Will Record Cold Temperatures Bring Bigger Calf Birthweights?
The relationship between average daily air temperatures during the last trimester a cow is pregnant and calf birthweights has been documented in research done by the University of Nebraska from 1992-1998 (Climate Affects Calf Birth Weights and Calving Difficulty). Over six years, 285 two-year-old cows and their subsequent calf birth weights and calving difficulty were recorded. This data was then compared with year-to-year variation in average temperatures in the months leading up to calving. The heifers were genetically similar and artificially inseminated to the same Angus sire each year. The bred heifers were managed nutritionally the same each year being grazed on native range pasture in the fall and fed brome grass hay free choice with alfalfa hay being provided at 3-4 pounds per head per day as a protein supplement leading up to calving. Pre-calving cow weights and body condition scores were similar across the six years. The calving season began in mid-February and ended at the first of April. Calving data collected included calf birth weight, birth date, calf sex and a calving difficulty score of 1 to 5 with 1 = no assistance, 3 = mechanical pull and 5 = caesarean.
Weather data was collected and analyzed for December, January and February which were the months right prior to and at the start of the calving season. This time period is when the bred heifers were in their last trimester of pregnancy and also when the majority of fetal calf growth occurs. The winter of 1992-93 was the coldest for this six-year period with an average daily temperature for December-January of 20°F, which was 11°F colder than the warmest winter of 1994-1995 at 31°F.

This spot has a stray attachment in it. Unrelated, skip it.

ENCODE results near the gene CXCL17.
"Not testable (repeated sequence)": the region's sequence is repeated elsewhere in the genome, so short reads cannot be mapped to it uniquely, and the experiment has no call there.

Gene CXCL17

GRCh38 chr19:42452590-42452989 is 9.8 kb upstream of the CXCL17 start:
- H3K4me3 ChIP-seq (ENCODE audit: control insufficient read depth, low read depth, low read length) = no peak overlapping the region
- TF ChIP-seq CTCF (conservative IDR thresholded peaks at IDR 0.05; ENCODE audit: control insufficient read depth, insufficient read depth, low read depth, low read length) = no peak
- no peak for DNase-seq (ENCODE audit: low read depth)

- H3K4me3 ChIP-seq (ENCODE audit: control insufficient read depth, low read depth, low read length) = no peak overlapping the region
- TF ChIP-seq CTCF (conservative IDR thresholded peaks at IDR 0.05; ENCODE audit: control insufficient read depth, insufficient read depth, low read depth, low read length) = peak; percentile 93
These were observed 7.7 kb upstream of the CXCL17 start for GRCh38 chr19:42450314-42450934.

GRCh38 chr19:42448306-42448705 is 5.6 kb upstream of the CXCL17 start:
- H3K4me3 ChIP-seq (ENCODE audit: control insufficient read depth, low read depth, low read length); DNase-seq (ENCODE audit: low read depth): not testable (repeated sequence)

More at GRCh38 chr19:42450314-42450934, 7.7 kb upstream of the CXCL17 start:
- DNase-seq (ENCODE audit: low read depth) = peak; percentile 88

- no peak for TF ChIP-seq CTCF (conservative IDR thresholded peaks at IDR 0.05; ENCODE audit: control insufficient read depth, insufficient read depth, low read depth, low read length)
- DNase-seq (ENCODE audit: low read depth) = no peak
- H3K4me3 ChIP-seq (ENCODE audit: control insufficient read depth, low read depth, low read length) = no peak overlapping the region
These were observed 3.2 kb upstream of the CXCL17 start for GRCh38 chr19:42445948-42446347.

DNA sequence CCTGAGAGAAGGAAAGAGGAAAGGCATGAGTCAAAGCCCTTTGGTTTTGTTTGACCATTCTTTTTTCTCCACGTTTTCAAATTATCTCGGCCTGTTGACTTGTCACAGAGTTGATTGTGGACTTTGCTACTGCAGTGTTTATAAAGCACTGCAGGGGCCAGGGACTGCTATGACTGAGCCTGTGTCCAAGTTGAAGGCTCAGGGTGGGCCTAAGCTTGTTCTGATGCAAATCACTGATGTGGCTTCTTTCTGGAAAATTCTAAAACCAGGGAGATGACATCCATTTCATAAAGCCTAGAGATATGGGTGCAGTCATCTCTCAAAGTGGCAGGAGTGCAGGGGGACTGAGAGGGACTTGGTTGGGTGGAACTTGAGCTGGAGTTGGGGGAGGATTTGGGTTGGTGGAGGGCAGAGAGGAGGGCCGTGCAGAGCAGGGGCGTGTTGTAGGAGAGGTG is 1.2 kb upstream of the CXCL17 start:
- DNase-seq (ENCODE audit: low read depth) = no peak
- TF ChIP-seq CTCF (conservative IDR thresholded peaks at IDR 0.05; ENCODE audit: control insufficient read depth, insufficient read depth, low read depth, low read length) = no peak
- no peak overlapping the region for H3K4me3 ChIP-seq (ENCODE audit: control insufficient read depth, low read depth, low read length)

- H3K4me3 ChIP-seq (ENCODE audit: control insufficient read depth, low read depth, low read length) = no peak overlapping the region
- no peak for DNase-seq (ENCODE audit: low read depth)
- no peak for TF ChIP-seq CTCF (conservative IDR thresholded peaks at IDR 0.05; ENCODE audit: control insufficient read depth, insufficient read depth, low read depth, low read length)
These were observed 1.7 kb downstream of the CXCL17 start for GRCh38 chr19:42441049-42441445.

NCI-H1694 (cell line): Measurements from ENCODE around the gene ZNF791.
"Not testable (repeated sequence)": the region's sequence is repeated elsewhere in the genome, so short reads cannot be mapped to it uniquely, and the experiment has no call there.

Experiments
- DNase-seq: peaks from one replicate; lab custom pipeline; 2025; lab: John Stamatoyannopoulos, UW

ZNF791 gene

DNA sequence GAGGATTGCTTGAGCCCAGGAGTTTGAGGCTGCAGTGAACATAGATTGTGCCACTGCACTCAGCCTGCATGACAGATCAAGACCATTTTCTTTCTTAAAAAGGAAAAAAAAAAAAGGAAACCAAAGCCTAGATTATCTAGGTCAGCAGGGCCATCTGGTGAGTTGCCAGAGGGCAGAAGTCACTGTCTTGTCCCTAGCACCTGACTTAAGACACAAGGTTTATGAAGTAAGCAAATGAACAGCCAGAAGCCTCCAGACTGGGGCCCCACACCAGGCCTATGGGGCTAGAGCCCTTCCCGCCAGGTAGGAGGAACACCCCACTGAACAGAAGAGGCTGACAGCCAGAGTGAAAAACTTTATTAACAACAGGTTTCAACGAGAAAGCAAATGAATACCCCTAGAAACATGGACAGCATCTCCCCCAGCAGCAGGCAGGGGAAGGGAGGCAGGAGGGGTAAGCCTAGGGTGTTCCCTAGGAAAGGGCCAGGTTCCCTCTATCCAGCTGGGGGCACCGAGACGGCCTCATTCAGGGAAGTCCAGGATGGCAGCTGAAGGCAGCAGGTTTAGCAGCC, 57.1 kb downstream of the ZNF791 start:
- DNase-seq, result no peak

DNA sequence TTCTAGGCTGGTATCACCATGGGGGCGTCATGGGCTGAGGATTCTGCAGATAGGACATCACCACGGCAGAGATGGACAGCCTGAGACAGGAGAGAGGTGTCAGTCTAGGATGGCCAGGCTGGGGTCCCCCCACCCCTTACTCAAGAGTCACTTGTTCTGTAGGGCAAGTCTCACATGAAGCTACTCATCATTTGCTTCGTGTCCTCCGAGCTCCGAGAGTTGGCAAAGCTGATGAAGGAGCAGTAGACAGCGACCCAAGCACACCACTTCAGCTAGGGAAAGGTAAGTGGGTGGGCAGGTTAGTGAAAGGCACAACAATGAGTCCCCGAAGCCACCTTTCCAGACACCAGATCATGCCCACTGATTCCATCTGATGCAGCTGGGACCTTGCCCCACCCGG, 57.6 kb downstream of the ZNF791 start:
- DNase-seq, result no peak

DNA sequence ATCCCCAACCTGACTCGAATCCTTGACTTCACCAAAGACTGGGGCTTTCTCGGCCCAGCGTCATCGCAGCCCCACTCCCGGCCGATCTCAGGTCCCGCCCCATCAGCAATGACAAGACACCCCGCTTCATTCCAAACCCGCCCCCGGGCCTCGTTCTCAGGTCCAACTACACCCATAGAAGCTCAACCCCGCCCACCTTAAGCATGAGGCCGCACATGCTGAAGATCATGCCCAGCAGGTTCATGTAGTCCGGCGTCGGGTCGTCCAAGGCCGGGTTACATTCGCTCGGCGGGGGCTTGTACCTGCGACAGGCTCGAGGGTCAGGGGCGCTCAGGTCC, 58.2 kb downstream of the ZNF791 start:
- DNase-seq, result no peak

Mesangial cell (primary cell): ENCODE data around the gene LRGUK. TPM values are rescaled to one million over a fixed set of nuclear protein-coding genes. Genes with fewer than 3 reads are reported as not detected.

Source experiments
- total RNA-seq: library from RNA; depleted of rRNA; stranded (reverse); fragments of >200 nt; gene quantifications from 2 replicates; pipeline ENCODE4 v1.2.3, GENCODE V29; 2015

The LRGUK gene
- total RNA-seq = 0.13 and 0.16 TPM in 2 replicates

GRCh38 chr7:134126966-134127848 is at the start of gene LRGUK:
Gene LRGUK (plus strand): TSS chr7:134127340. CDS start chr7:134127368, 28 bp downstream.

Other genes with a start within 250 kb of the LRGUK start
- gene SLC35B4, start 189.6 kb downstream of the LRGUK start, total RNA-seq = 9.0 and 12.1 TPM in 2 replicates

Average calf birthweight after the 1992-93 time periods was 77.6 lbs. with 58% of the heifers requiring assistance. The average calf birthweight after the 1994-95 time period was 66.4 lbs. with 29% of the heifers requiring assistance. Interestingly across all six years when averaging temperatures and birthweights, for each 1 degree it was colder in average temperatures for the three-month period leading up to calving, there was a 1lbs. increase in average calf birth weight. For producers, there are many factors that impact calf birth weight including cow age, weight, body condition, nutrition, genetics, gestation length and calf sex. Environmental factors such as average daily temperature, is just one factor that contributes to calf birth weight.
As we look back at the months of December and January in Nebraska, according to the Nebraska State Climate Office for the state as a whole, December was 5.3°F warmer than the long-term average and January was 4.2°F warmer. The month of February had periods of record low temperatures for much of Nebraska. How this period of cold weather, which followed two months of above normal temperatures, may impact birthweights of calves as we move on into March and April, remains to be seen. For more information on the research project cited in this article, please see the 1999 Nebraska Beef Report article, “Climate Affects Calf Birth Weights and Calving Difficulty”.
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